Couple renovate 300-year-old stone croft house on the Isle of Skye with views of the Outer Hebrides

The aluminium panelled home with gravelled pathway has a separate outbuilding in a more traditional style with a triangle roof and brick structure
"Lochbay" is located in the Isle of Skye and has views of the Waternish peninsula which caused its owners to buy it (Image credit: BBC)

A 300-year-old stone croft house on the Isle of Skye has been renovated after a decade of work.

"Lochbay" is home to artist Denise, 74, and her husband Bob Cartledge, who bought the home due to its views of the Outer Hebrides and its unique features.

The home shows how renovating a house can be done is almost any location and in a home made from almost any material. Take the tour of the home below.

What is a croft house?

A croft house is a traditional type of dwelling commonly found in the rural areas of the Scottish Highlands and Islands. 

The term "croft" historically referred to a small plot of agricultural land that was either rented or owned by a crofter, who is a tenant farmer. A "crofter" has the right to build a house on their croft, subject to planning permission.

Typically, croft houses are single-story structures constructed using stone or a combination of stone and timber. They are designed to withstand the challenging weather conditions prevalent in the Scottish countryside, including strong winds and heavy rain. The roofs of croft houses are often pitched and covered with thatch or slate.

Croft houses are closely associated with the unique rural lifestyle and landscapes of the Scottish Highlands and Islands.

17th-century stone walls that are 4ft thick

The couple initially bought the croft house in 2014 and have been renovating ever since, although they didn’t realise just how big a project they were taking on.

The couple, who were orginally from the north of England, were forced to renovate on a budget after the cost of the home took up a large part of their funds.

At various point the 17th-century croft has walls that are four feet thick with stone which Bob took nearly two years to stuff all the gaps inside to get a smooth finish the couple could paint.

After almost 10 years the couple are still renovating the property with the couple claiming neighbours say the property is "unrecognisable" as the house didn't have any lighting before and hadn't been used in years.

Couple disagreed about the purchase

Despite the unique features in the home, the couple were divided on whether they should buy the property.

Bob was very reluctant to buy the house. He said: "When I first saw it I thought no way, I couldn't live here because it didn't look very homely, it looked a bit rough to say the least."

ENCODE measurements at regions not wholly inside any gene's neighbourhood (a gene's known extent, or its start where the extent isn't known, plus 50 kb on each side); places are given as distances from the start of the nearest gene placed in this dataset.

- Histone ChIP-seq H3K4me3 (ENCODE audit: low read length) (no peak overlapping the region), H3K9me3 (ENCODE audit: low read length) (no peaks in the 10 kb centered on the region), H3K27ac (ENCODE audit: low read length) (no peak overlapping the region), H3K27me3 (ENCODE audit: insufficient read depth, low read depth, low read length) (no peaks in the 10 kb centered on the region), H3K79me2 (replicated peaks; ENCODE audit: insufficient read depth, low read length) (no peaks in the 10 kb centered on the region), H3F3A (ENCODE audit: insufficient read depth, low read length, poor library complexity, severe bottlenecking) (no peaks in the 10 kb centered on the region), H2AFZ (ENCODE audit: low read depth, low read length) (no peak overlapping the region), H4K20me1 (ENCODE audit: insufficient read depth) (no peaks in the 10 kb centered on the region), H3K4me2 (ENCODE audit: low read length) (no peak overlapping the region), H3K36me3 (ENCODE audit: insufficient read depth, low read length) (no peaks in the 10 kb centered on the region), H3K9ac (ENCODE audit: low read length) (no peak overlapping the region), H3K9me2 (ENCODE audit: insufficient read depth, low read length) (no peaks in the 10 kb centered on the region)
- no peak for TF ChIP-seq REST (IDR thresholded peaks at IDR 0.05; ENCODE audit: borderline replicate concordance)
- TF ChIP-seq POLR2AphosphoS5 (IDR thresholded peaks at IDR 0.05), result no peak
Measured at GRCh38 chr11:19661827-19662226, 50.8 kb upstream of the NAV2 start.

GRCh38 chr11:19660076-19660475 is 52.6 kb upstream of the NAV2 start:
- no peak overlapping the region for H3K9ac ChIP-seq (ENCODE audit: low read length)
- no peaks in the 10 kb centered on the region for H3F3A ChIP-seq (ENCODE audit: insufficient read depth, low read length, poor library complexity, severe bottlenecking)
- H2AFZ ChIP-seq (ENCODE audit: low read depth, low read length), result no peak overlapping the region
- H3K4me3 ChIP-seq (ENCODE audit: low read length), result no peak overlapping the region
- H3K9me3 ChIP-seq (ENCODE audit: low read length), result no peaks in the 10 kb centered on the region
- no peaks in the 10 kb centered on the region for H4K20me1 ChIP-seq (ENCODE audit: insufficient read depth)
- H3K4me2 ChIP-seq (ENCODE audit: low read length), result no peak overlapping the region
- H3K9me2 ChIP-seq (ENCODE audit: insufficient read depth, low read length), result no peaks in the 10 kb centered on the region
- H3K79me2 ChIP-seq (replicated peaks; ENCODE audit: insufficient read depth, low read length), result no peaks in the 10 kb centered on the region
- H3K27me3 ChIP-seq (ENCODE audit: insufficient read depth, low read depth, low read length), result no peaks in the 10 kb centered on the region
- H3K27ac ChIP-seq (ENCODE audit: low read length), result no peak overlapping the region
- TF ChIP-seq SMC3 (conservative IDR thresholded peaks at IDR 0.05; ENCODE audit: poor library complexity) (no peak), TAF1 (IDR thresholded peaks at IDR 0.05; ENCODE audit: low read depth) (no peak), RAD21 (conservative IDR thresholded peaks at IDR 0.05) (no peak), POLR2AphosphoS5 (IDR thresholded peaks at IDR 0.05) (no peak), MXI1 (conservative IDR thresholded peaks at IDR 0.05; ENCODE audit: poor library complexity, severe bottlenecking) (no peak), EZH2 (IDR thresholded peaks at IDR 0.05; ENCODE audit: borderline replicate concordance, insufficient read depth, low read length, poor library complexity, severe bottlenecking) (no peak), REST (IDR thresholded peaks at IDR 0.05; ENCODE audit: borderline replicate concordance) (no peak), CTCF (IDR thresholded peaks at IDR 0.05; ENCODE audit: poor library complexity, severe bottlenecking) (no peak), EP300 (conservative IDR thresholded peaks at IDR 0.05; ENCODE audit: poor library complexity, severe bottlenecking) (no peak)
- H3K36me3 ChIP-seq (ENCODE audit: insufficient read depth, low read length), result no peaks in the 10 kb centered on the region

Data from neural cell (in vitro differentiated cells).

However, Denise was sold immediately: "I was keen, I wanted it straight away, but my husband was not quite so keen."

Although, Bob's mind was changed when he saw the views from the rear of the property.

Bob explained: "We love the view from here, that for me made it for me."

The croft house is located on the Waternish peninsula between Loch Dunvegan and Loch Snizort in the northwest of the island and has views all around the Isle of Skye which ultimately made up the couple's minds.

The home features on Scotland's Home of the Year in the Highlands and Islands category.

Ardmore Bay on the Waternish Peninsula, Isle of Skye, Inner Hebrides, Scotland

Bob's mind was changed when he saw the views from the rear of the property which looks onto the Outer Hebrides and the Isle of Skye (Image credit: Getty Images)
Joseph Mullane
News Editor

News Editor Joseph has previously written for Today’s Media and Chambers & Partners, focusing on news for conveyancers and industry professionals.  Joseph has just started his own self build project, building his own home on his family’s farm with planning permission for a timber frame, three-bedroom house in a one-acre field. The foundation work has already begun and he hopes to have the home built in the next year. Prior to this he renovated his family's home as well as doing several DIY projects, including installing a shower, building sheds, and livestock fences and shelters for the farm’s animals. Outside of homebuilding, Joseph loves rugby and has written for Rugby World, the world’s largest rugby magazine.